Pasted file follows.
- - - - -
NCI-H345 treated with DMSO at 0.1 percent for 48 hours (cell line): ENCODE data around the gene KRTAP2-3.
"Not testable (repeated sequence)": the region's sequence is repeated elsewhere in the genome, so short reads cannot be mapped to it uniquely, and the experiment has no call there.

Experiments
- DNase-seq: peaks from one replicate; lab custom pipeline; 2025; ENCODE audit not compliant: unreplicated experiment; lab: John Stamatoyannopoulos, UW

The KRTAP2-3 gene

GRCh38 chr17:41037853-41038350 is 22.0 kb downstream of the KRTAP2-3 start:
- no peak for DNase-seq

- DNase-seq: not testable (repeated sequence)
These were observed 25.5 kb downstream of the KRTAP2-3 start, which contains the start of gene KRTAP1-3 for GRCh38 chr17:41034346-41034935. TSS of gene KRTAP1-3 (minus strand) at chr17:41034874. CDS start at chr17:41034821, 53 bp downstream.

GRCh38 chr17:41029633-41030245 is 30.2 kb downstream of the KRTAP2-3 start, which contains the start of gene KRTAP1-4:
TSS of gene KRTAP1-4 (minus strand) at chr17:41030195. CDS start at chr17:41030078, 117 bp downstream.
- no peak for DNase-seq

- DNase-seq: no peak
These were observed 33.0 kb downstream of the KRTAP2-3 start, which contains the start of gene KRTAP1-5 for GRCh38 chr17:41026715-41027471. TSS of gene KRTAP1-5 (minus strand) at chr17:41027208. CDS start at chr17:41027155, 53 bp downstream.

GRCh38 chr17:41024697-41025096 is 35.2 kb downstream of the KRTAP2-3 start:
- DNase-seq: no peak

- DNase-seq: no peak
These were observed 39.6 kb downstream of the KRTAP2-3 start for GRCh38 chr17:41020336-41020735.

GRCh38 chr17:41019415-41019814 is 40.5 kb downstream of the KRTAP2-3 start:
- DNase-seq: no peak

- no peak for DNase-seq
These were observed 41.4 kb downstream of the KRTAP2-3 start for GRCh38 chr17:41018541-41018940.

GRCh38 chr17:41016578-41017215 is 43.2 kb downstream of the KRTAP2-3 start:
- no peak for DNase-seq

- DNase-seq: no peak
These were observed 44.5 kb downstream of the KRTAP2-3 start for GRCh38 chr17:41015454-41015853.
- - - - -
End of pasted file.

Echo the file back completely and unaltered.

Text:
NCI-H345 treated with DMSO at 0.1 percent for 48 hours (cell line): ENCODE data around the gene KRTAP2-3.
"Not testable (repeated sequence)": the region's sequence is repeated elsewhere in the genome, so short reads cannot be mapped to it uniquely, and the experiment has no call there.

Experiments
- DNase-seq: peaks from one replicate; lab custom pipeline; 2025; ENCODE audit not compliant: unreplicated experiment; lab: John Stamatoyannopoulos, UW

The KRTAP2-3 gene

GRCh38 chr17:41037853-41038350 is 22.0 kb downstream of the KRTAP2-3 start:
- no peak for DNase-seq

- DNase-seq: not testable (repeated sequence)
These were observed 25.5 kb downstream of the KRTAP2-3 start, which contains the start of gene KRTAP1-3 for GRCh38 chr17:41034346-41034935. TSS of gene KRTAP1-3 (minus strand) at chr17:41034874. CDS start at chr17:41034821, 53 bp downstream.

GRCh38 chr17:41029633-41030245 is 30.2 kb downstream of the KRTAP2-3 start, which contains the start of gene KRTAP1-4:
TSS of gene KRTAP1-4 (minus strand) at chr17:41030195. CDS start at chr17:41030078, 117 bp downstream.
- no peak for DNase-seq

- DNase-seq: no peak
These were observed 33.0 kb downstream of the KRTAP2-3 start, which contains the start of gene KRTAP1-5 for GRCh38 chr17:41026715-41027471. TSS of gene KRTAP1-5 (minus strand) at chr17:41027208. CDS start at chr17:41027155, 53 bp downstream.

GRCh38 chr17:41024697-41025096 is 35.2 kb downstream of the KRTAP2-3 start:
- DNase-seq: no peak

- DNase-seq: no peak
These were observed 39.6 kb downstream of the KRTAP2-3 start for GRCh38 chr17:41020336-41020735.

GRCh38 chr17:41019415-41019814 is 40.5 kb downstream of the KRTAP2-3 start:
- DNase-seq: no peak

- no peak for DNase-seq
These were observed 41.4 kb downstream of the KRTAP2-3 start for GRCh38 chr17:41018541-41018940.

GRCh38 chr17:41016578-41017215 is 43.2 kb downstream of the KRTAP2-3 start:
- no peak for DNase-seq

- DNase-seq: no peak
These were observed 44.5 kb downstream of the KRTAP2-3 start for GRCh38 chr17:41015454-41015853.